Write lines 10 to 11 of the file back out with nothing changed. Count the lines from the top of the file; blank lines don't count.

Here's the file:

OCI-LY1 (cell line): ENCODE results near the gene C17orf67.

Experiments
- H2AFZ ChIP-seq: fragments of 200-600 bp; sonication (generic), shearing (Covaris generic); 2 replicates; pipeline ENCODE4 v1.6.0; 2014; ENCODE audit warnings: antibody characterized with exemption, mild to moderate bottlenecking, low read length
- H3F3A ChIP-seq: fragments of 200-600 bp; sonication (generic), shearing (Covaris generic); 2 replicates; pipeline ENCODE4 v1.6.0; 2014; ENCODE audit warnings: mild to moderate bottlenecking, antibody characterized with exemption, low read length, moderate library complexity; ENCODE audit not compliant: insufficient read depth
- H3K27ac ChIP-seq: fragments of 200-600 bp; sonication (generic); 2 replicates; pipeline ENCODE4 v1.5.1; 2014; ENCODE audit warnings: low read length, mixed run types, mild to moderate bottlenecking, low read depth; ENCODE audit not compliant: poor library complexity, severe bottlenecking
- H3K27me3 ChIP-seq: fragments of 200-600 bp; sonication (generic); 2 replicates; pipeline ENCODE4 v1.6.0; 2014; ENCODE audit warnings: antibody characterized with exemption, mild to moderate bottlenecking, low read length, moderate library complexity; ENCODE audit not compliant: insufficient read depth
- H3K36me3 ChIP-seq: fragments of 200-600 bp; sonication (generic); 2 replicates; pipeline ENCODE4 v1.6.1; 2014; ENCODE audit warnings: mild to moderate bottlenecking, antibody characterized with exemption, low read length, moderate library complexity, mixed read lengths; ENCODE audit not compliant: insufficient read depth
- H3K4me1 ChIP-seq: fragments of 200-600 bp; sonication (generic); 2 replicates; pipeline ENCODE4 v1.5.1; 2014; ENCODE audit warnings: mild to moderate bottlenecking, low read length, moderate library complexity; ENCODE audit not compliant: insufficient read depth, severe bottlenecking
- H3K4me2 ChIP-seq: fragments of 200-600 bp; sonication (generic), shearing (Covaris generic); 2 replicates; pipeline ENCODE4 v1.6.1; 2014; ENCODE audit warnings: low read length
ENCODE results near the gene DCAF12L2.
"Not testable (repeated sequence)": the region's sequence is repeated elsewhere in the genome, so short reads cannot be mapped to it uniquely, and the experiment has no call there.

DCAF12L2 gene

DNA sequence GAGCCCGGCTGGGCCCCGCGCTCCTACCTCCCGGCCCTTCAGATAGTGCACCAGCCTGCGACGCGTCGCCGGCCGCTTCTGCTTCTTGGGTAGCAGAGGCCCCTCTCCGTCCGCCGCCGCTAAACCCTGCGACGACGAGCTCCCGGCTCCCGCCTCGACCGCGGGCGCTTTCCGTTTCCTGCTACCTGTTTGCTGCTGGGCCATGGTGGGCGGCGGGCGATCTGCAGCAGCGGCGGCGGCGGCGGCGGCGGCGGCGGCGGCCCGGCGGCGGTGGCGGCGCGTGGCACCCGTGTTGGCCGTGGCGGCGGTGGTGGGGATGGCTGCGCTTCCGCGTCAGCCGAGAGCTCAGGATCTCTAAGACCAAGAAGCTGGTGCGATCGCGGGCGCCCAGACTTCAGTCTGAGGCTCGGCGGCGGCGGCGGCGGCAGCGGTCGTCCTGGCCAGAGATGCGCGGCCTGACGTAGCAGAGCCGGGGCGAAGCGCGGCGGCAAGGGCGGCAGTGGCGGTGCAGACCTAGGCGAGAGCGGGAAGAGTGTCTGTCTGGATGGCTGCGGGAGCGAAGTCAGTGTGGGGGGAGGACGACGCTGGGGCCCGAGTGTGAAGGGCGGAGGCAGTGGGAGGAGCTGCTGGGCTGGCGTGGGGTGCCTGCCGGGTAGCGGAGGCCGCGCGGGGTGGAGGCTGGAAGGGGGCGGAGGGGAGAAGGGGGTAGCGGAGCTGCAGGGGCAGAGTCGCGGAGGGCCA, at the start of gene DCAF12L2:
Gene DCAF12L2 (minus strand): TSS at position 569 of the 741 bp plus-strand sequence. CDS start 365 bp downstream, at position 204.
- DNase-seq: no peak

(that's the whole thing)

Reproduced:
ENCODE results near the gene DCAF12L2.
"Not testable (repeated sequence)": the region's sequence is repeated elsewhere in the genome, so short reads cannot be mapped to it uniquely, and the experiment has no call there.